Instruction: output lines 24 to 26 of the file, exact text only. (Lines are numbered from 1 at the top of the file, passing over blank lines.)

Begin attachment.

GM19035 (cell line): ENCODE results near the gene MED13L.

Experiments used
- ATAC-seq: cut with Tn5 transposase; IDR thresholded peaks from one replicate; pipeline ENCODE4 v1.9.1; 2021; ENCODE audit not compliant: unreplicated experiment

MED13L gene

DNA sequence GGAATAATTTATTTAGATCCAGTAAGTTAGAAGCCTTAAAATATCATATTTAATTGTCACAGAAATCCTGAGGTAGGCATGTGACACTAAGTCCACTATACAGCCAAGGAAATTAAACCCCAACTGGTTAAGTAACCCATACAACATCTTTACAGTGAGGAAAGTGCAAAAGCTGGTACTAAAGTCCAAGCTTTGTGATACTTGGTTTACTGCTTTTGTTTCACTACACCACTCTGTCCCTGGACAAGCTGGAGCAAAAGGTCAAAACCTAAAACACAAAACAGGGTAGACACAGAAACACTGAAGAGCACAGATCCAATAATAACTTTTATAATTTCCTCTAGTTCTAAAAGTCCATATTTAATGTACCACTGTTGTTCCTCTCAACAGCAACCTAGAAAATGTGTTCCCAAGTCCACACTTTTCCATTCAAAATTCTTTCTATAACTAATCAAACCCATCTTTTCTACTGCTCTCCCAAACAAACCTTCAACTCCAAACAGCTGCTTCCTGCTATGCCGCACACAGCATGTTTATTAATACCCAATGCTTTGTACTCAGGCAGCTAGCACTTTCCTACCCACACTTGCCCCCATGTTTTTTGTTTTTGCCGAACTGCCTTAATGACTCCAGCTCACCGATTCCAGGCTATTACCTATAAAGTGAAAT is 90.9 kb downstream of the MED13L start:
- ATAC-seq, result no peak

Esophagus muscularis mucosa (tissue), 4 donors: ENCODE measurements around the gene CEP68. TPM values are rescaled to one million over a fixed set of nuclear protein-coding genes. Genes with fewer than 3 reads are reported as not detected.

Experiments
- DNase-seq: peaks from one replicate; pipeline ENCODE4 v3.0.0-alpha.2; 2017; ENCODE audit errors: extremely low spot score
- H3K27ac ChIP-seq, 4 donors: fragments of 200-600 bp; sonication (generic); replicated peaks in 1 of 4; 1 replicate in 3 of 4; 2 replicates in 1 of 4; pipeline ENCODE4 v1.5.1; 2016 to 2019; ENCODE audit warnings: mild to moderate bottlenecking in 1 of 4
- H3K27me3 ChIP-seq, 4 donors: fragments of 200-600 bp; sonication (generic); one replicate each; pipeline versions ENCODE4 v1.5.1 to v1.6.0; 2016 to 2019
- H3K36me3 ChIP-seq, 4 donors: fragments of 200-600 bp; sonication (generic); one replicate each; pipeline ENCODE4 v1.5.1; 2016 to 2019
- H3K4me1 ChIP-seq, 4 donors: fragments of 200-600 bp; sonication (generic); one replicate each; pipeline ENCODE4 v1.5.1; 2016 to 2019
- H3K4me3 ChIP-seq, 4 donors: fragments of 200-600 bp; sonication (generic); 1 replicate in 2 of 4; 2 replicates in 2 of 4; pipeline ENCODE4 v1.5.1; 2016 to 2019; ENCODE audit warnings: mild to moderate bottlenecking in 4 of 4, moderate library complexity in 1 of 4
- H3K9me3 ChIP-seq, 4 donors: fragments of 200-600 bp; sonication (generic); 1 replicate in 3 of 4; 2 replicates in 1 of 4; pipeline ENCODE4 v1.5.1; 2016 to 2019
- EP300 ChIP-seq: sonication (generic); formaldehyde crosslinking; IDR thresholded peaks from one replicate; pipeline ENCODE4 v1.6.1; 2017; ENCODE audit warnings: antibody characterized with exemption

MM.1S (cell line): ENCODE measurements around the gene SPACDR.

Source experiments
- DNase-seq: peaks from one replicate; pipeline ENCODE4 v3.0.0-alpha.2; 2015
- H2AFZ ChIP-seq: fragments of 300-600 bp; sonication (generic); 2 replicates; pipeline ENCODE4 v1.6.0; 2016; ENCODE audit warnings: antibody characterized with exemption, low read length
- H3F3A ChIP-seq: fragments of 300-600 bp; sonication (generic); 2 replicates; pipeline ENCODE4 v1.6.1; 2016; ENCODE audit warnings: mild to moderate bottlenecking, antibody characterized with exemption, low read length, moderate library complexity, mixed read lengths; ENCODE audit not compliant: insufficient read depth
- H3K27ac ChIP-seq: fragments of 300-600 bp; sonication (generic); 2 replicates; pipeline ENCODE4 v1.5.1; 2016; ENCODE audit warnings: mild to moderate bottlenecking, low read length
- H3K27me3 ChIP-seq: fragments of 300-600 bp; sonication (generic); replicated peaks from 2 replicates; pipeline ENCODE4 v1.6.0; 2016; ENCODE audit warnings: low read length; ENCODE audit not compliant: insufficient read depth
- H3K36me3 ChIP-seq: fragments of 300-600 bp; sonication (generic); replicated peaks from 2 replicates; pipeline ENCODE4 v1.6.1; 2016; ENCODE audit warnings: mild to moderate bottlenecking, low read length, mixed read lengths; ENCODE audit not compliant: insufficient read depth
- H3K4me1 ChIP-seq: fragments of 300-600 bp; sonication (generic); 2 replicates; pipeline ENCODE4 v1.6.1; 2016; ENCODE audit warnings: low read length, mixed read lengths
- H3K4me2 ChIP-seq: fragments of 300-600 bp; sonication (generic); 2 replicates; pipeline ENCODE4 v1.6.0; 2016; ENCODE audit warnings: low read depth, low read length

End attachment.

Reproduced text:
- H3K36me3 ChIP-seq: fragments of 300-600 bp; sonication (generic); replicated peaks from 2 replicates; pipeline ENCODE4 v1.6.1; 2016; ENCODE audit warnings: mild to moderate bottlenecking, low read length, mixed read lengths; ENCODE audit not compliant: insufficient read depth
- H3K4me1 ChIP-seq: fragments of 300-600 bp; sonication (generic); 2 replicates; pipeline ENCODE4 v1.6.1; 2016; ENCODE audit warnings: low read length, mixed read lengths
- H3K4me2 ChIP-seq: fragments of 300-600 bp; sonication (generic); 2 replicates; pipeline ENCODE4 v1.6.0; 2016; ENCODE audit warnings: low read depth, low read length